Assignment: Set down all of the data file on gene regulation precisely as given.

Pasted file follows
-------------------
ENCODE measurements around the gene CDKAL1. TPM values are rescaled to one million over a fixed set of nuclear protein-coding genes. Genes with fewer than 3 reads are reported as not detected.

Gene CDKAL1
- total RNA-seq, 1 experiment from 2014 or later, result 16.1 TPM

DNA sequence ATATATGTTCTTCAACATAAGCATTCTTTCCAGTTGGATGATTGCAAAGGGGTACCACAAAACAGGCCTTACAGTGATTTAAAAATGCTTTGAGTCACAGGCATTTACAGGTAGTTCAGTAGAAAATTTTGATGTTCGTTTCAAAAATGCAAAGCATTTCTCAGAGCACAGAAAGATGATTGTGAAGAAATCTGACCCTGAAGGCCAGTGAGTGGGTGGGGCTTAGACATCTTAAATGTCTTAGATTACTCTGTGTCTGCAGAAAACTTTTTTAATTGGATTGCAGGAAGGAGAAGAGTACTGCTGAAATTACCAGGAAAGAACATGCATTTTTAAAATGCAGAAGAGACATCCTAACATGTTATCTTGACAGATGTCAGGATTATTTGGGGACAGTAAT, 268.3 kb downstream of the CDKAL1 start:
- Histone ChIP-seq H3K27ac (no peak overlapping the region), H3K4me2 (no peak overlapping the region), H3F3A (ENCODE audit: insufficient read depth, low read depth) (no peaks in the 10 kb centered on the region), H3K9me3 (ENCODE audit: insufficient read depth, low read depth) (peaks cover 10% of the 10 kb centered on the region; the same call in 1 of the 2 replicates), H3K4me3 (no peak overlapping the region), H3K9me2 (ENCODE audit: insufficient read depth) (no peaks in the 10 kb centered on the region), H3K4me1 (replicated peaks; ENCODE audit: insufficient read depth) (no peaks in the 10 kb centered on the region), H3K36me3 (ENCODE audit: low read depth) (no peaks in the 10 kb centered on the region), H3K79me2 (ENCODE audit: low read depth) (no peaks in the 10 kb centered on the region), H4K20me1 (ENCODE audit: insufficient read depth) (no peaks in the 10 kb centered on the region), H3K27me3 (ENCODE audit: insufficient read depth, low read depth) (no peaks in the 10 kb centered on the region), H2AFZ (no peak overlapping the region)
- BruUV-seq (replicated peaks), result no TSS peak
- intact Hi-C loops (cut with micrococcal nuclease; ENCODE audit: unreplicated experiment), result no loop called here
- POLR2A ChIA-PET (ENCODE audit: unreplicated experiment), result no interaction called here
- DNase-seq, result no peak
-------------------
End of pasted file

ENCODE measurements around the gene CDKAL1. TPM values are rescaled to one million over a fixed set of nuclear protein-coding genes. Genes with fewer than 3 reads are reported as not detected.

Gene CDKAL1
- total RNA-seq, 1 experiment from 2014 or later, result 16.1 TPM

DNA sequence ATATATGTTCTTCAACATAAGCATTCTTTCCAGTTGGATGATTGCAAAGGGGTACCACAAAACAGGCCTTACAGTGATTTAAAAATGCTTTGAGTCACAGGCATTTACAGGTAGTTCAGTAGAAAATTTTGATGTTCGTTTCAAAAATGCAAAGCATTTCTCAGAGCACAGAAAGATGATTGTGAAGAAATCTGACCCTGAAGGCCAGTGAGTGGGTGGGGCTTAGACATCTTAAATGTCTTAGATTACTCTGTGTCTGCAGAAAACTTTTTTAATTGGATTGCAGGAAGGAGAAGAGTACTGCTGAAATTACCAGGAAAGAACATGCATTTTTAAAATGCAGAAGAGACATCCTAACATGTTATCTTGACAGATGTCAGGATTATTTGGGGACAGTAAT, 268.3 kb downstream of the CDKAL1 start:
- Histone ChIP-seq H3K27ac (no peak overlapping the region), H3K4me2 (no peak overlapping the region), H3F3A (ENCODE audit: insufficient read depth, low read depth) (no peaks in the 10 kb centered on the region), H3K9me3 (ENCODE audit: insufficient read depth, low read depth) (peaks cover 10% of the 10 kb centered on the region; the same call in 1 of the 2 replicates), H3K4me3 (no peak overlapping the region), H3K9me2 (ENCODE audit: insufficient read depth) (no peaks in the 10 kb centered on the region), H3K4me1 (replicated peaks; ENCODE audit: insufficient read depth) (no peaks in the 10 kb centered on the region), H3K36me3 (ENCODE audit: low read depth) (no peaks in the 10 kb centered on the region), H3K79me2 (ENCODE audit: low read depth) (no peaks in the 10 kb centered on the region), H4K20me1 (ENCODE audit: insufficient read depth) (no peaks in the 10 kb centered on the region), H3K27me3 (ENCODE audit: insufficient read depth, low read depth) (no peaks in the 10 kb centered on the region), H2AFZ (no peak overlapping the region)
- BruUV-seq (replicated peaks), result no TSS peak
- intact Hi-C loops (cut with micrococcal nuclease; ENCODE audit: unreplicated experiment), result no loop called here
- POLR2A ChIA-PET (ENCODE audit: unreplicated experiment), result no interaction called here
- DNase-seq, result no peak